We have developed a new method using fluorescence videomicroscopy to quantitate the extravasation of intravenously injected materials. This method can measure the relative plasma concentration of, and the vascular permeability to, these materials in microcirculatory preparations which contain multiple blood vessels in a field of view. The image of a tissue area containing multiple blood vessels is recorded via a SIT camera immediately before, and for an extended period after, the intravenous injection of a bolus of fluorescent test tracers. The videotape is analyzed off-line. At various time points, the light intensities of the entire tissue area and of several spots over selected vessels are measured. These measurements are then used to calculate the fluorescent light intensities arising from the tracers inside vessels (Iv) and in the interstitial region (Ii). Iv represents the relative amount of the tracers in the plasma, and Ii represents that in the interstitium. Iv and Ii are used to calculate an average permeability (P) for the vessels in the observed region. The benefit of this method is that it can be used to compare permeability of various tissues of interest or to serially evaluate changes in P in the same tissue over time. In this study, it was applied to measuring P to albumin as well as to liposomes in granulating and implanted tumor tissues in a rat skin flap window chamber. Changes in permeability to a small molecule (sulforhodamine B) before and during bradykinin application were also measured. The results of these experiments indicate that the relative plasma concentrations predicted by this method conformed well to those measured directly from blood samples, and the measured permeability values were consistent with previously published data. Therefore, this method provides a valid approach for quantitatively measuring the extravasation of intravenously injected molecular and colloidal materials in microcirculatory preparations. The method has a set of defined experimental conditions and assumptions that cannot be violated, however, or erroneous results can be obtained.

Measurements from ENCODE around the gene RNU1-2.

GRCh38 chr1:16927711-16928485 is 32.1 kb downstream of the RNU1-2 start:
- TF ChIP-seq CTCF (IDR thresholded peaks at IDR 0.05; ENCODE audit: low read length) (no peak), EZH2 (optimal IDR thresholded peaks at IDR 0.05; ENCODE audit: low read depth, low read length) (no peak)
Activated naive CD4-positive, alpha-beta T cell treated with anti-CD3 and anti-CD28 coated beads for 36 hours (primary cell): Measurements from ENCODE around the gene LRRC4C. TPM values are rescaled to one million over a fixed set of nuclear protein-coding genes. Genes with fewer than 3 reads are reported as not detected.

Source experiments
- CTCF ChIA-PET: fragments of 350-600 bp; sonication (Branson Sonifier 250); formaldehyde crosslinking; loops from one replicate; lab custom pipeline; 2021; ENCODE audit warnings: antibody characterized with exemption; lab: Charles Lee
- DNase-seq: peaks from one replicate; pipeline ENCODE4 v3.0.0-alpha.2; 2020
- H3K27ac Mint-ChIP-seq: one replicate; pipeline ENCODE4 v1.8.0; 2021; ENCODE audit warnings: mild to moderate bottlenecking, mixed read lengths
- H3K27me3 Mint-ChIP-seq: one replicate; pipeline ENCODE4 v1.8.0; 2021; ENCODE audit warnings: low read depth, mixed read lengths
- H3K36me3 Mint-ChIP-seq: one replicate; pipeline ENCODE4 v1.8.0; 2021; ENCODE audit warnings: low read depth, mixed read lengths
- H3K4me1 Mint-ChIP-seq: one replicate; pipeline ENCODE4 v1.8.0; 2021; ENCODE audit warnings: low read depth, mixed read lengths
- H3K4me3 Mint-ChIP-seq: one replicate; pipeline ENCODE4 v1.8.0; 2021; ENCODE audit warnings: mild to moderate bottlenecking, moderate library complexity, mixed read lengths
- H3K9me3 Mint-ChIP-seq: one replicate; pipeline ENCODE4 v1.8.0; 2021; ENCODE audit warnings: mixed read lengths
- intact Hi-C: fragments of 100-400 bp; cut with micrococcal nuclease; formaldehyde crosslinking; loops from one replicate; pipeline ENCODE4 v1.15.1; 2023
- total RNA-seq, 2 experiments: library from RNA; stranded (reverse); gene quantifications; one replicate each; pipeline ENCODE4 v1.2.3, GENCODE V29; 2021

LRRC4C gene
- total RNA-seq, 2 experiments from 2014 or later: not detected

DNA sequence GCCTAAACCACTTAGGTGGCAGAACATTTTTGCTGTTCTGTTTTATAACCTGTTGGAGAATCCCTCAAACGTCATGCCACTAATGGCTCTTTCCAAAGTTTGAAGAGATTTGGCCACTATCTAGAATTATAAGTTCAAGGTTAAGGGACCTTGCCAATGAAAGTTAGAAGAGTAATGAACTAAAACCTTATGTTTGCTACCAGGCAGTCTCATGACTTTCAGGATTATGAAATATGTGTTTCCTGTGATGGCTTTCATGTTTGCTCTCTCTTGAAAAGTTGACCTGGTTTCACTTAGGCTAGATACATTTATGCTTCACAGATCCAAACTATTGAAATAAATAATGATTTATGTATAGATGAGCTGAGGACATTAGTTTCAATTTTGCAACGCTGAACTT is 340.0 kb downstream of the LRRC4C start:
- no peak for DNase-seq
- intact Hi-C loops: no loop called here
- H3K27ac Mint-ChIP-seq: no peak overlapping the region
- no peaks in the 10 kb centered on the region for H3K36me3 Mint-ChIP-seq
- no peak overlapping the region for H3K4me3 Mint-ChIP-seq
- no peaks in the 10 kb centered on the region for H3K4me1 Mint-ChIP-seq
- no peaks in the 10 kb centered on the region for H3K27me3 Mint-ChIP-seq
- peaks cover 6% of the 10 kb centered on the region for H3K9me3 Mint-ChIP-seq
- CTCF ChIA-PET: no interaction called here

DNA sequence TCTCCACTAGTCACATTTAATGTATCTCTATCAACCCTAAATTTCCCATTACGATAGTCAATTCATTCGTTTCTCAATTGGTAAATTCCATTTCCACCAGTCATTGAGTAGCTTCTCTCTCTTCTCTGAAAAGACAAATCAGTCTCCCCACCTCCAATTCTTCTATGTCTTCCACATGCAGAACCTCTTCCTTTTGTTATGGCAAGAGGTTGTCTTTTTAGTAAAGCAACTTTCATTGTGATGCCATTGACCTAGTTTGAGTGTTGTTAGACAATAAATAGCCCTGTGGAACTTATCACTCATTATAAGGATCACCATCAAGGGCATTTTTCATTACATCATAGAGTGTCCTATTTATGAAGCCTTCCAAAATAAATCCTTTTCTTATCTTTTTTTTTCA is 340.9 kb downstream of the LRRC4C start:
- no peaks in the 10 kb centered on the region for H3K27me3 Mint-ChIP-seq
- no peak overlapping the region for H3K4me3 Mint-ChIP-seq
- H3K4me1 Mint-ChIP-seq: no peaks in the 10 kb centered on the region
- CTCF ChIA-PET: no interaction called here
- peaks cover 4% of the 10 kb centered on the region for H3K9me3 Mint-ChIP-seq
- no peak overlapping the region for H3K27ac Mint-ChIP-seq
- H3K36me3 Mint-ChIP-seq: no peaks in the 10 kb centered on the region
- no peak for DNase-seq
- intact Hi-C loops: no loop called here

ASJC Scopus subject areas
- Cardiology and Cardiovascular Medicine
- Cell Biology